On paper, the concept of land ownership sounds very simple- you pay money and in return you're given unfettered access to a predetermined amount of land. But how much of that land do you actually own? Do you own the sky above it? How about the land below it? What about all the animals that may live there; do you own those too? All of these questions and more define what exactly it means to "own" a piece of land. What about the earth below your land? Well, again, this varies because owning land doesn't necessarily mean you own the mineral rights to it. In a nutshell, the owner of the respective mineral rights to a piece of land is entitled to those substances that could potentially be sitting below a given property and it's not uncommon for them to be sold separately to land and property rights. And there have been cases in the past of home-owners finding out that there is a huge deposit of gas under their home that they don't have rights to, and have no right to stop the owner of the mineral rights drilling for. Beyond the loss of money from that gas if you didn't own the mineral rights, this can sometimes kill any property value your land may have previously had.
However, if you own both the land and all the mineral rights to a property and you live in the US, everything below the ground belongs to you, unless you happen to stumble on an Indian burial ground or something, in which case you have to report it.
Other than that, practically everything is fair game, you can drill for oil and gas or even mine, assuming you have the relevant permits, and anything you find is yours to sell or keep. However, if something below the ground of your property extends to the property of someone else, like a pool of oil or vein of gold, they have an equal claim to the portion of the material on their side of property line. This can get messy very quickly since determining exact boundaries underground is difficult and costly, unless you live in the UK, in which case, the Crown has first dibs on all coal, oil, silver, gas and gold found on public or private property.
It should also be noted that in the United States, thanks to compulsory integration, gas companies potentially have the right to drill under your land from an adjacent property if they have leased or been deeded a certain percentage of land surrounding your land, with this percentage varying from state to state.
As for how much of the land below your property you own, there's no real limit enforced by courts and there have been cases of people being prosecuted for trespassing on other people's property for digging even in the thousands of feet below the ground in the search for oil. Of course, in reality there is a practical limit in that if there is a country on the other side of the world from your land, it's probably not one where your country has jurisdiction. Further, there is the matter of the giant layer of magma inbetween. But beyond that, you can generally dig away to your heart's content as long as you're not breaking any environmental laws and have the appropriate permits.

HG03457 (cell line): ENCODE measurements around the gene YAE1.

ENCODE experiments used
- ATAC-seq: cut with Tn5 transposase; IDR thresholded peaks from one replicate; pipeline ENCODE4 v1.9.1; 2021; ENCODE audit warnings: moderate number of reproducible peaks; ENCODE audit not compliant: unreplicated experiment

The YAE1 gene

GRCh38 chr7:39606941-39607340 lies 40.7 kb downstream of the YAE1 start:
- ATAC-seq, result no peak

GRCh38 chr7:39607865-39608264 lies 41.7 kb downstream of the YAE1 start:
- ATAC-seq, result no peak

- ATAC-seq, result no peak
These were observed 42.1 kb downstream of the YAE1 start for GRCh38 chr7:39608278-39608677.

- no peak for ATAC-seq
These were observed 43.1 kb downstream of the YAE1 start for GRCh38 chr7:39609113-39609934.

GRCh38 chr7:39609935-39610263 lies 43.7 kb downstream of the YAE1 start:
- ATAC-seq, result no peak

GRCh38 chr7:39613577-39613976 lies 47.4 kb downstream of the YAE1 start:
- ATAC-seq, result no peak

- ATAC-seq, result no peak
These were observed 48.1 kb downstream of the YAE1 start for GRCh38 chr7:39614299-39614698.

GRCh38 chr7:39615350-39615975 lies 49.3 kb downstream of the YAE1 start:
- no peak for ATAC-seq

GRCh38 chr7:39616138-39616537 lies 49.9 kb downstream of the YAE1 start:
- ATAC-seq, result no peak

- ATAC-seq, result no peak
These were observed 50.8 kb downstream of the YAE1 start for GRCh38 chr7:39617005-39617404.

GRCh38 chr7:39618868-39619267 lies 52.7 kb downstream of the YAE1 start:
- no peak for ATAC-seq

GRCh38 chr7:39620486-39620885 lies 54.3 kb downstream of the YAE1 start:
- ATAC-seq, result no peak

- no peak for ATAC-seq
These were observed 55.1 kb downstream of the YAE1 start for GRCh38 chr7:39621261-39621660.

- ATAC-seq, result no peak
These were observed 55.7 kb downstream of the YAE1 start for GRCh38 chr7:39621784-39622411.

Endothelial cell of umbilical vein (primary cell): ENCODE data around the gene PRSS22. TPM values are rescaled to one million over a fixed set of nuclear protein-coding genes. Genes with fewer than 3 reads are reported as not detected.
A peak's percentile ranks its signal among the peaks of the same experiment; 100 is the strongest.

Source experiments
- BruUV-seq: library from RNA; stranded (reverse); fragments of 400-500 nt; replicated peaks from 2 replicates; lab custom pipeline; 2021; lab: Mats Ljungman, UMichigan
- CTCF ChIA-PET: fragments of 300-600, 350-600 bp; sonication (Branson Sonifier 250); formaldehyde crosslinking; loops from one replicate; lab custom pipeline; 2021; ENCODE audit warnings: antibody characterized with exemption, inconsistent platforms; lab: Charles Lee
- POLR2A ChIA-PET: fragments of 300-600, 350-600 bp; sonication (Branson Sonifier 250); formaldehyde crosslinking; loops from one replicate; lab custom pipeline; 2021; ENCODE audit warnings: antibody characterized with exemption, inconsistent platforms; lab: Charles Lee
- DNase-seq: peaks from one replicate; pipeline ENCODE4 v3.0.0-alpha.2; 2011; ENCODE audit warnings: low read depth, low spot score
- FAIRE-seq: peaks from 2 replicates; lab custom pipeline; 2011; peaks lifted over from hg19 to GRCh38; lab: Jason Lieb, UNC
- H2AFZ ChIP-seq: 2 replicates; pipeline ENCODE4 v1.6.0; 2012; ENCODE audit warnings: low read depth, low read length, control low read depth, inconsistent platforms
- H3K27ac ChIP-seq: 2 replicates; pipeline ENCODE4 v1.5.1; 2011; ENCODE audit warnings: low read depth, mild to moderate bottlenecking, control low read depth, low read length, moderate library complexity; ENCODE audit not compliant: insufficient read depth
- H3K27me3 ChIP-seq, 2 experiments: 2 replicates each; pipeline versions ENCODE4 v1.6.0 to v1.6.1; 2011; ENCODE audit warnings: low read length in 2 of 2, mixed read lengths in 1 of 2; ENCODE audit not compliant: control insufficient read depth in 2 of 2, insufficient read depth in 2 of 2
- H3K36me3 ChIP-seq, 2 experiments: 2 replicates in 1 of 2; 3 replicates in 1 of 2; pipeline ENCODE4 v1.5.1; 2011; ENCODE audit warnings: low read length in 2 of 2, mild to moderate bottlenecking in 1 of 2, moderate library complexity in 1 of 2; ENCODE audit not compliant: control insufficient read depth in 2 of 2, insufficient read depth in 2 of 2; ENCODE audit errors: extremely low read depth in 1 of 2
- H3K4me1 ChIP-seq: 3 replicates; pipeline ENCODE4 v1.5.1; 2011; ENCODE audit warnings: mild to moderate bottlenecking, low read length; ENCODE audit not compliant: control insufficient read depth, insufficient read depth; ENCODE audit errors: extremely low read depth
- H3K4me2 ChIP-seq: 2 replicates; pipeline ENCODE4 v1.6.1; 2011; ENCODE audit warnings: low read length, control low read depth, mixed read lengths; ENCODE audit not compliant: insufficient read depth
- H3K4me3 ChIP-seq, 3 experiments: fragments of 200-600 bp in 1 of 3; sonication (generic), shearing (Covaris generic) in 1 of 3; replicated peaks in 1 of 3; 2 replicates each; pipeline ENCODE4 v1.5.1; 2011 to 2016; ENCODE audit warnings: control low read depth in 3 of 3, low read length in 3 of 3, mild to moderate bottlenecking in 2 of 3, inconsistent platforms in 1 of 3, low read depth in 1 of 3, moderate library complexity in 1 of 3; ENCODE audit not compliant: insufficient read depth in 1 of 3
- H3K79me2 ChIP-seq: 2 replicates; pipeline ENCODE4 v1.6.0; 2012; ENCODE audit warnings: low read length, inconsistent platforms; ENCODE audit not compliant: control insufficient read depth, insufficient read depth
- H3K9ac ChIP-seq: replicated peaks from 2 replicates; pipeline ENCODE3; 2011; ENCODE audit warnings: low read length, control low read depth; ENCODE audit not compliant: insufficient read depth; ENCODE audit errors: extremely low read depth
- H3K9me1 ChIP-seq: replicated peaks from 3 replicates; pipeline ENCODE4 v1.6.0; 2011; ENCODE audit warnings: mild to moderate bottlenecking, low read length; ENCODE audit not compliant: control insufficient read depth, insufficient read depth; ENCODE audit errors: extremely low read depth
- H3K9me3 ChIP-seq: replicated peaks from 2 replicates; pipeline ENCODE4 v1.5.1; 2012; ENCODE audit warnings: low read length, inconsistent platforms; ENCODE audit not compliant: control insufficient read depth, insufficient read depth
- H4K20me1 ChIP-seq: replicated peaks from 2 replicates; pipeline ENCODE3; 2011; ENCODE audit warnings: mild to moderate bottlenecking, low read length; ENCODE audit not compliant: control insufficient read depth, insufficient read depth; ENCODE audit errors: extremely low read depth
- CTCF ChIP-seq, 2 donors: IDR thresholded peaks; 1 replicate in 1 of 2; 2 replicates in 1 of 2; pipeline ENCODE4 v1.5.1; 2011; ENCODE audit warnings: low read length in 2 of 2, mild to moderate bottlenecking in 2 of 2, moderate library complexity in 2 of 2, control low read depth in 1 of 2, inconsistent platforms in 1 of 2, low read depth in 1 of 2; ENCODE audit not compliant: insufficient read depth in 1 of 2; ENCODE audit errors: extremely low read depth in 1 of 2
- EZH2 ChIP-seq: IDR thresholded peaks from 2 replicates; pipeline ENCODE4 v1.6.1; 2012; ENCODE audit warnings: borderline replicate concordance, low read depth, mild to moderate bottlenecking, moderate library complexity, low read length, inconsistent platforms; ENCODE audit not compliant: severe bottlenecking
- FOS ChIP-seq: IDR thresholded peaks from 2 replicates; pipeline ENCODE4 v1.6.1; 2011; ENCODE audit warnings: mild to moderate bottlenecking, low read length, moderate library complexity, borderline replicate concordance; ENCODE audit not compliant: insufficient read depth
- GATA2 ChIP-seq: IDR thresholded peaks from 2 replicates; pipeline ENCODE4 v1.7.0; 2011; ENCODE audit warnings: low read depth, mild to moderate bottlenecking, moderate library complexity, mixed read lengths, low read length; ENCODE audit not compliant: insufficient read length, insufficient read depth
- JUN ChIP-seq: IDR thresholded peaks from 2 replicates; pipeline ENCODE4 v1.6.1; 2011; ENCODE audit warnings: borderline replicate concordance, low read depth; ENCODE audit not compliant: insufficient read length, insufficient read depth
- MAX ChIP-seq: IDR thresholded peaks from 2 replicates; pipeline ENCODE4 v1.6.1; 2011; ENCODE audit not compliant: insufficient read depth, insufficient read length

If you happen to live next to water, your rights again, vary greatly depending on the exact situation and it's covered by a totally different set of laws and rules called, riparian rights. If you have a stream or the like running through your land, in Britain you're entitled to fish while they're in the water on your land, but you can't do anything that would impede the flow of water to other people's land since all running water eventually flows into the public ocean. Likewise, if navigable water flows across, through or otherwise near your property, you're not allowed to do anything that would upset its natural course since the ground beneath all navigable water is owned by the state, so the public can use it freely.
If your property borders a large body of water, on the other hand, in general you have the right to access the water and if you so wish, construct a pier or wharf. However, you have no right to stop people using the water for navigational purposes and your rights to the land beneath the water, if any, only extends to a reasonable level of depth which has never been precisely defined. If you happen to own a chunk of non-navigable water, that's generally yours to do with as you please (barring breaking any environmental laws).
As for animals, you cannot claim ownership of any wild animals on your land; you are, however, allowed to hunt them if they're not endangered. Trees, plants and fruit, on the other hand, are yours to do with as you please as long as the plant was originally planted or seeded on your land.
If your neighbour owns any plants or trees that overhang onto, or the roots spread out under, your property, you're within your rights to trim them back (even the roots) as long as doing so wouldn't kill the plant. However, the original owner still has the rights to any cuttings and can request that they be returned after you've cut them off. The same can be said for any fruit that happens to grow on the tree. So, technically, taking fruit from such a branch hanging on your property is theft.
However, any leaves that fall off of the tree are your problem to deal with, unless they cause damage to your property (for example by blocking up your gutters, or in the case of roots, growing into your septic drainage field or damaging your house foundation) in which case, you can ask your neighbour to pay for the damage and if they refuse, you can sue and will likely win.
In short, if you own a piece of land, you may own more than you'd expect, but in a lot of cases, perhaps less of it than you might wish.